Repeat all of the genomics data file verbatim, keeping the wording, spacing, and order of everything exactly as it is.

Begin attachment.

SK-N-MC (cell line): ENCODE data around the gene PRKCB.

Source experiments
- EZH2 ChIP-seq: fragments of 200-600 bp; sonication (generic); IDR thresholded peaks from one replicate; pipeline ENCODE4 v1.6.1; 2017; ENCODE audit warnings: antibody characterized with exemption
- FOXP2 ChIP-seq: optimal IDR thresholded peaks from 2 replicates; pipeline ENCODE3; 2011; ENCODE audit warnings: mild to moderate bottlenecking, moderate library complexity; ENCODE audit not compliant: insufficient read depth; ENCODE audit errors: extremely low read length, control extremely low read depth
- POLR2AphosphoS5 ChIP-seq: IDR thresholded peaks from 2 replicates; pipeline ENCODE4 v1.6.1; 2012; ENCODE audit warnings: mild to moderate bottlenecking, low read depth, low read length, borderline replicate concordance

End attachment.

SK-N-MC (cell line): ENCODE data around the gene PRKCB.

Source experiments
- EZH2 ChIP-seq: fragments of 200-600 bp; sonication (generic); IDR thresholded peaks from one replicate; pipeline ENCODE4 v1.6.1; 2017; ENCODE audit warnings: antibody characterized with exemption
- FOXP2 ChIP-seq: optimal IDR thresholded peaks from 2 replicates; pipeline ENCODE3; 2011; ENCODE audit warnings: mild to moderate bottlenecking, moderate library complexity; ENCODE audit not compliant: insufficient read depth; ENCODE audit errors: extremely low read length, control extremely low read depth
- POLR2AphosphoS5 ChIP-seq: IDR thresholded peaks from 2 replicates; pipeline ENCODE4 v1.6.1; 2012; ENCODE audit warnings: mild to moderate bottlenecking, low read depth, low read length, borderline replicate concordance